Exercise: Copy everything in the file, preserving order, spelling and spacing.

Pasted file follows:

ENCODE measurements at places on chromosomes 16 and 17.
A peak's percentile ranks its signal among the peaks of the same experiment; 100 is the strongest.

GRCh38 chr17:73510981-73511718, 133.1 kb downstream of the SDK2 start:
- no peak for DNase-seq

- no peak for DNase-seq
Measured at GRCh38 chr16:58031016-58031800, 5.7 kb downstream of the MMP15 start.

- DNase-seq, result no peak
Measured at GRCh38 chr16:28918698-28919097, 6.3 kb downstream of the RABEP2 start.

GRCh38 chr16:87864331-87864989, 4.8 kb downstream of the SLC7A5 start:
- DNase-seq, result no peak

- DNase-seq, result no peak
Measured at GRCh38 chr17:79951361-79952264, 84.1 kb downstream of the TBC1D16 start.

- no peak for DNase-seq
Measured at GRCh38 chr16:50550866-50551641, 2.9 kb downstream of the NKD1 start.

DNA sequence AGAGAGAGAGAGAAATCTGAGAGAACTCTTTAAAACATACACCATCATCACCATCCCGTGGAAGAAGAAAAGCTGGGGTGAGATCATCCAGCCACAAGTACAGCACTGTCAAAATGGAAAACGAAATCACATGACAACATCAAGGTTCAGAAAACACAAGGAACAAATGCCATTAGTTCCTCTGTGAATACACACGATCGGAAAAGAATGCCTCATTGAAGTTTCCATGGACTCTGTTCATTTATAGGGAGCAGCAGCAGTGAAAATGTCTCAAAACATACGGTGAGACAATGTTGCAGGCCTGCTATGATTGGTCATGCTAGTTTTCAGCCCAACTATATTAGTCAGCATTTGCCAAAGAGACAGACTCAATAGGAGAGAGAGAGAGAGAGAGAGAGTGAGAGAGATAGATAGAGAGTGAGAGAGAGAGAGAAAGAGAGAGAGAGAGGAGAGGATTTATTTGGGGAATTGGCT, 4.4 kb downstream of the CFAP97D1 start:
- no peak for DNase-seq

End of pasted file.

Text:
ENCODE measurements at places on chromosomes 16 and 17.
A peak's percentile ranks its signal among the peaks of the same experiment; 100 is the strongest.

GRCh38 chr17:73510981-73511718, 133.1 kb downstream of the SDK2 start:
- no peak for DNase-seq

- no peak for DNase-seq
Measured at GRCh38 chr16:58031016-58031800, 5.7 kb downstream of the MMP15 start.

- DNase-seq, result no peak
Measured at GRCh38 chr16:28918698-28919097, 6.3 kb downstream of the RABEP2 start.

GRCh38 chr16:87864331-87864989, 4.8 kb downstream of the SLC7A5 start:
- DNase-seq, result no peak

- DNase-seq, result no peak
Measured at GRCh38 chr17:79951361-79952264, 84.1 kb downstream of the TBC1D16 start.

- no peak for DNase-seq
Measured at GRCh38 chr16:50550866-50551641, 2.9 kb downstream of the NKD1 start.

DNA sequence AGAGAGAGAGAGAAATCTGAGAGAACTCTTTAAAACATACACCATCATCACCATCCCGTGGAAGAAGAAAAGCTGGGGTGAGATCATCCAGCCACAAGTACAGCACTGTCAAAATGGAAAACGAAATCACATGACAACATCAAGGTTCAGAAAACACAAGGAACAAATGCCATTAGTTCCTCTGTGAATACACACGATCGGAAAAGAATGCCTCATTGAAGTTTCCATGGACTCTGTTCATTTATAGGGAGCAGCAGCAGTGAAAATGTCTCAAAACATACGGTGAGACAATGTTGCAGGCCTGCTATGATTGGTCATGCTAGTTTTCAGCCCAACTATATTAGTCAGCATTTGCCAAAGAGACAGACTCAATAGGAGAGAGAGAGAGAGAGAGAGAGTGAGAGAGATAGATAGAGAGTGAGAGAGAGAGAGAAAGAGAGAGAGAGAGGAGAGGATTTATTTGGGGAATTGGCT, 4.4 kb downstream of the CFAP97D1 start:
- no peak for DNase-seq